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Opening Remarks

Farewell to the King

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Renowned Beachcomberland musician Brandon Day and Shea Bryant enjoy the “worst magazine in America” (Danny Tharpe). You’re really going love this issue, kids.
Photo by Chris Manson

Before Jerry Lewis, few people knew what Muscular Dystrophy was. Hell, few people knew what Labor Day was before he started hosting those telethons.


Even though the Muscular Dystrophy Association booted him as master of ceremonies years ago, I always associated Labor Day with the King of Comedy. And I will continue to do that, as Mr. Lewis passed away at the ripe old age of 91 as I was preparing Beachcomber’s Labor Day issue.


The sad thing about Jerry’s death is that I (and many fans) just assumed he had a thing or two left in him. The man didn’t spend a whole lot of time away from the spotlight, even in his tenth decade. Earlier this year, I got to see what is likely the man’s last movie performance—Max Rose, filmed several years ago but only recently released.


A good movie it’s not, but still worth a look because it’s Jerry.


But if you’ve never seen The Bellboy, The Errand Boy, The Ladies Man, The Nutty Professor or The Patsy—from Lewis’ peak as a comic actor and filmmaker, all five of them true blue classics—you should start there.


A couple years ago, Lewis donated a print of his never-released 1972 dramedy The Day the Clown Cried to the Library of Congress. He stated that the film, set in a Nazi concentration camp, would never be screened as long as he was alive. The movie’s notoriety has only increased over the last 45 years, and you could spend all day Googling and YouTubing it.


In the ‘90s, Jerry Lewis appeared in a couple of excellent under-the-radar pictures that are hard to find but well worth seeking out—Emir Kusturica’s Arizona Dream (co-starring Faye Dunaway and Johnny Depp) and Peter Chelsom’s Funny Bones.


I didn’t really “get” Jerry Lewis until I was in my 30s, though I loved his dramatic turn in Martin Scorsese’s King of Comedy (1983). I rented a copy of The Nutty Professor shortly after seeing Eddie Murphy’s 1996 remake (executive produced by Lewis). After that, I wasted lots of time seeking out Lewis’ other movies—not the easiest thing to do 20 years ago. You kids have it so easy now.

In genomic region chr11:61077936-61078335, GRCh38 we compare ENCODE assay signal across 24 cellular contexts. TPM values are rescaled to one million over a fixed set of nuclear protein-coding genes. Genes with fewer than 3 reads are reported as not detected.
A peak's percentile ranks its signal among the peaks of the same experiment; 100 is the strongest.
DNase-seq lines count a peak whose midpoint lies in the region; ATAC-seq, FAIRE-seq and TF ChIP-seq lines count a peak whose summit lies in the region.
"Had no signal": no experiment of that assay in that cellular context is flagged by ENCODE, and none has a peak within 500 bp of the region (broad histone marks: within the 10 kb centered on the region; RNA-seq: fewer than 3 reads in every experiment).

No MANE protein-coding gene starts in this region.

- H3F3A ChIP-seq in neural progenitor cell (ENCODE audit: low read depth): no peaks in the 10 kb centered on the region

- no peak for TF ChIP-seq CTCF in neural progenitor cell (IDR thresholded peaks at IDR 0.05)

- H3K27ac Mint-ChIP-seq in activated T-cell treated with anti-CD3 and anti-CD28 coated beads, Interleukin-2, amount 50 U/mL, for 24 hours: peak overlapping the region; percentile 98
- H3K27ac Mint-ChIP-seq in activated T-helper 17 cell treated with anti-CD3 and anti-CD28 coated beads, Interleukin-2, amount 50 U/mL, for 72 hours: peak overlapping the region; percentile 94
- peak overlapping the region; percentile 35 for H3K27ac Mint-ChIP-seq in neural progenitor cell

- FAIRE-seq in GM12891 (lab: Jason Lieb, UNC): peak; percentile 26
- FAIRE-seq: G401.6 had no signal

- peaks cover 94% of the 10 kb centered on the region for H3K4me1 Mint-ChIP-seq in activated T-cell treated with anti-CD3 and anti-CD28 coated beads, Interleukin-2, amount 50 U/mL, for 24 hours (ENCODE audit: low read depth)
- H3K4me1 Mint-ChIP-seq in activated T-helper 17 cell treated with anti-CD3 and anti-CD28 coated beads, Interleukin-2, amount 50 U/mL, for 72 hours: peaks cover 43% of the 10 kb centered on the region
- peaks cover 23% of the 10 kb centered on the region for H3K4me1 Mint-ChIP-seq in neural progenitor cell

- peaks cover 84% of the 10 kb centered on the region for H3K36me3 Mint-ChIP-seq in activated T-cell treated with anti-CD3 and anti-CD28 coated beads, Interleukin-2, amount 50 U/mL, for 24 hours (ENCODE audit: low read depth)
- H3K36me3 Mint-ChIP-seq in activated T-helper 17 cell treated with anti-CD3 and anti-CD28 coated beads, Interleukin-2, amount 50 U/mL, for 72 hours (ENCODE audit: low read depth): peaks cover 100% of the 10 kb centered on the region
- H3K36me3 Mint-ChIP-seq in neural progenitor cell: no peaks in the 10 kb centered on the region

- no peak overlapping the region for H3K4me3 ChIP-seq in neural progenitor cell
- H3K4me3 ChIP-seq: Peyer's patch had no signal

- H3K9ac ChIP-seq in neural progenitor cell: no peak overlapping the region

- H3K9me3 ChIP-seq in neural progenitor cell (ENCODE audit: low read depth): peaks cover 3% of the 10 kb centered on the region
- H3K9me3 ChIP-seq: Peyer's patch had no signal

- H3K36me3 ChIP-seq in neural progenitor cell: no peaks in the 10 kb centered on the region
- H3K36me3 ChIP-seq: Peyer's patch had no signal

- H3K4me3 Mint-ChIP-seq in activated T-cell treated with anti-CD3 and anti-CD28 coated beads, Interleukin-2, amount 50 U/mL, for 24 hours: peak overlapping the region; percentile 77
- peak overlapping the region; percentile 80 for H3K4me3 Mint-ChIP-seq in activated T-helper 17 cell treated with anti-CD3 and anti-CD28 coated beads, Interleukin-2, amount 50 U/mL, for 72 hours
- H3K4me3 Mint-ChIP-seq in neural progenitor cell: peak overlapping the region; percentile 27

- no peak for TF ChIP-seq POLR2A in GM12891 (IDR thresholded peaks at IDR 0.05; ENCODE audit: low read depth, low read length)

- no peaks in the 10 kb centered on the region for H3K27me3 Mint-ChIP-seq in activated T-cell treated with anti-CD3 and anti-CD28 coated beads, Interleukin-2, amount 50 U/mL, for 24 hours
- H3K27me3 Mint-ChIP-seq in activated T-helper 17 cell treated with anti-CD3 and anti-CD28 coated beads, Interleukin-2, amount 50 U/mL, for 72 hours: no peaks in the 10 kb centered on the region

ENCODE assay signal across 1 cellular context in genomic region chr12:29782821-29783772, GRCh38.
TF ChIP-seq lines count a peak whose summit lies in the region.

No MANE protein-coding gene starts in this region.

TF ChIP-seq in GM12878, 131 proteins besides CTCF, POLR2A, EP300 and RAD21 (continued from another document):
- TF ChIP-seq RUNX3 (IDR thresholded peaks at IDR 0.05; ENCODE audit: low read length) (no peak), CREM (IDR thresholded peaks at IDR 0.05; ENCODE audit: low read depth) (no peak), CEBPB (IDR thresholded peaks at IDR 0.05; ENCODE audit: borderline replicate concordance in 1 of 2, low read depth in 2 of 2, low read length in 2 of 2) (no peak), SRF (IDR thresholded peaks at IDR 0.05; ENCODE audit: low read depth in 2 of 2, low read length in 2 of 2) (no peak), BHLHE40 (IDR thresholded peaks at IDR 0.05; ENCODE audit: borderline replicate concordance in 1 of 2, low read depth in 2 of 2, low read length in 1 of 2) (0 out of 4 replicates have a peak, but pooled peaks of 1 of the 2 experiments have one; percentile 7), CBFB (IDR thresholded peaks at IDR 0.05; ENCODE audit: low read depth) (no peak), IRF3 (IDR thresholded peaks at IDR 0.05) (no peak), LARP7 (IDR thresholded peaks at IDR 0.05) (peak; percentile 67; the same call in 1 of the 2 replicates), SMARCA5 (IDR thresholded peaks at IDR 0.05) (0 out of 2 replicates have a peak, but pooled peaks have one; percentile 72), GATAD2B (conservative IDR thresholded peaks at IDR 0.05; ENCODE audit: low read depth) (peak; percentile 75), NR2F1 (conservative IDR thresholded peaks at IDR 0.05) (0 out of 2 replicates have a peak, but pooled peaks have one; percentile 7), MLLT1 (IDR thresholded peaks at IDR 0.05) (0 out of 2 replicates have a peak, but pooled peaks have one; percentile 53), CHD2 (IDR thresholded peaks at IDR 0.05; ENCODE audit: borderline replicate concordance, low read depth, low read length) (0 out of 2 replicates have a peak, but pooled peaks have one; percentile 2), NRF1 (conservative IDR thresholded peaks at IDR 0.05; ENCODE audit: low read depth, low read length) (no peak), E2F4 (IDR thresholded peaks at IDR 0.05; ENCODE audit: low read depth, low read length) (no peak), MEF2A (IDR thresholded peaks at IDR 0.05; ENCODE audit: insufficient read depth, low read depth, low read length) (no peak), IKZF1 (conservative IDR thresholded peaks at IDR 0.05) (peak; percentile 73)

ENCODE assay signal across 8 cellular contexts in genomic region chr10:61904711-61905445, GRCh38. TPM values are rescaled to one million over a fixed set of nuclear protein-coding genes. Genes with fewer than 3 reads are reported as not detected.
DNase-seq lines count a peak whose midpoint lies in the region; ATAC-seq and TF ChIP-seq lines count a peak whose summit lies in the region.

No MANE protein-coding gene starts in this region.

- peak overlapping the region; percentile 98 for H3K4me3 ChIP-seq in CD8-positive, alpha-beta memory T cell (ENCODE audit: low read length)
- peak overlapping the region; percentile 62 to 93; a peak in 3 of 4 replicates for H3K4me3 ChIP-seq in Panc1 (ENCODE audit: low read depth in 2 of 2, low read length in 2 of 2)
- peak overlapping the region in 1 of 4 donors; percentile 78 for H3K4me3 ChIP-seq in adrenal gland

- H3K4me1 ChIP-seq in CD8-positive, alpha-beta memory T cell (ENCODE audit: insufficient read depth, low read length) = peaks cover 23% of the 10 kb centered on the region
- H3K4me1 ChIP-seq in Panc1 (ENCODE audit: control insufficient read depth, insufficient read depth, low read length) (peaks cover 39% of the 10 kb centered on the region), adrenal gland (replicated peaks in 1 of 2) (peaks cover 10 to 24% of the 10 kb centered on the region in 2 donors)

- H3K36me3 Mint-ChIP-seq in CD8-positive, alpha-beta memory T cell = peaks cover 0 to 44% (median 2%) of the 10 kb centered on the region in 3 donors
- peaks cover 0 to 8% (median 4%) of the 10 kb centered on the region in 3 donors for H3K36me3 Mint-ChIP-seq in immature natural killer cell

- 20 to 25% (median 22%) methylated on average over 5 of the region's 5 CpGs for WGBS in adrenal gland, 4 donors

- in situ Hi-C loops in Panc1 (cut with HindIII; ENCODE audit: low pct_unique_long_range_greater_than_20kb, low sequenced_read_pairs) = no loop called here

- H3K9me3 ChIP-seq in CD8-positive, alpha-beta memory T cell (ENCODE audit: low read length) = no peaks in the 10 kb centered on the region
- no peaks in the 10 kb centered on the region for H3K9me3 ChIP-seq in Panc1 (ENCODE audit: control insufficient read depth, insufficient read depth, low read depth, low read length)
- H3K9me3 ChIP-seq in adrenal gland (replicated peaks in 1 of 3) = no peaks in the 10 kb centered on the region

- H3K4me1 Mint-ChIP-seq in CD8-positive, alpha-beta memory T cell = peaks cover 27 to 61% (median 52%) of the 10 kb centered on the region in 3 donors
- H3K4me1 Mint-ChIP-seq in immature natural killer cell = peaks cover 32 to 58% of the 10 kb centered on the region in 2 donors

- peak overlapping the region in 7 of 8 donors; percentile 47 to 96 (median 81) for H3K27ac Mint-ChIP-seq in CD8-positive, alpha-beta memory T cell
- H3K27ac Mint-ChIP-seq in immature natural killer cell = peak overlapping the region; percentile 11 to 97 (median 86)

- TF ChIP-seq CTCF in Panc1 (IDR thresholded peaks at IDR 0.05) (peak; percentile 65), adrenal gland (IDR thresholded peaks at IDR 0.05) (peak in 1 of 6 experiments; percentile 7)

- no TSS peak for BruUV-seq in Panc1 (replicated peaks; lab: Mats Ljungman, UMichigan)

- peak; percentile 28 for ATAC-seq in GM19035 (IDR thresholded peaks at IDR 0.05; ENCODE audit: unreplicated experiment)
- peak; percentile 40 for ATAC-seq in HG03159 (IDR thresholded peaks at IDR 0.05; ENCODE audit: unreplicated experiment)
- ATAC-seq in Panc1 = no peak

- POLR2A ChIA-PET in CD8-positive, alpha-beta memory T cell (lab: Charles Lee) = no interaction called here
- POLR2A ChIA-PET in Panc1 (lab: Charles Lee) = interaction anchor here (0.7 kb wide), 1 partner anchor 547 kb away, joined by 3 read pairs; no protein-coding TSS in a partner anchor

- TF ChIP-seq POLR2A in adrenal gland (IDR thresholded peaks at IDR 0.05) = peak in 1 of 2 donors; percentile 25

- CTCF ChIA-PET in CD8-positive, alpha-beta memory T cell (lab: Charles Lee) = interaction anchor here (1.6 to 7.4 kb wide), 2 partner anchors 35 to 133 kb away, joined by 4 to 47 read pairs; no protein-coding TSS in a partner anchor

Jerry’s son was the frontman for the band Gary Lewis and the Playboys, and in the Lewis-directed The Family Jewels, there’s a really great scene where Jerry just sits in his living room and plays the 45 of his kid’s hit song “This Diamond Ring” for what seems like the full duration of the record. I thought this was the coolest thing ever and still do.


And I haven’t even touched on the man’s extraordinary work with Dean Martin (think Beatlemania multiplied by a hundred), his triumph on Broadway in Damn Yankees, or the time we made each other laugh during the Q&A portion of a performance at the Beau Rivage in Biloxi.


Or Cracking Up (a/k/a Smorgasbord) from 1983, which is uneven but full of great comic moments—that was Lewis’ last movie as director, and while it never got a proper theatrical release, it turned up all the time on the CBS Late Movie and the Movie Channel.


On a poignant note of sorts, I used several Jerry bits in an Act4Murder show at the Pensacola Beach ELKS Lodge the night before the King of Comedy died. Those of us in the business call it an “homage.” You may rightly call it a “rip-off.”


Years ago, I wrote down Buddy Love’s recipe for the Alaskan Polar Bear Heater, the drink that turned Buddy Lester’s bartender into a stiff to hilarious effect in The Nutty Professor. I kept it in my wallet for almost a decade but couldn’t find it a couple days ago when I could have used a good belt.


Guess I’ll have to watch the movie again.

Editor Manson




This was a great show (Live Music Review – Grayson Capps by Nikki Hedrick, Aug. 10-23 Beachcomber). I loved every minute of it. I have seen him many times, and he always puts on the best show! Hope he will be back soon.

Jil Butterfield Jones



Great article, Nikki! Grayson Capps and his band poured their hearts out, and we were blessed to be part of the audience. I’ll see them again and again and never tire of them.

Patty Briggs



Patty Briggs is a partner at Milton’s Imogene Theatre, where Capps and the Lost Cause Minstrels recently performed.



In last issue’s corrections, we incorrectly identified Beachcomber contributing writer Samantha Lambert’s husband as Steve, when in fact his name is actually Scott. Prior to that we had incorrectly identified Scott/Steve as the father of kiddie magicians Kadan Bart Rockett and Brooklyn.


We hope this clears things up.

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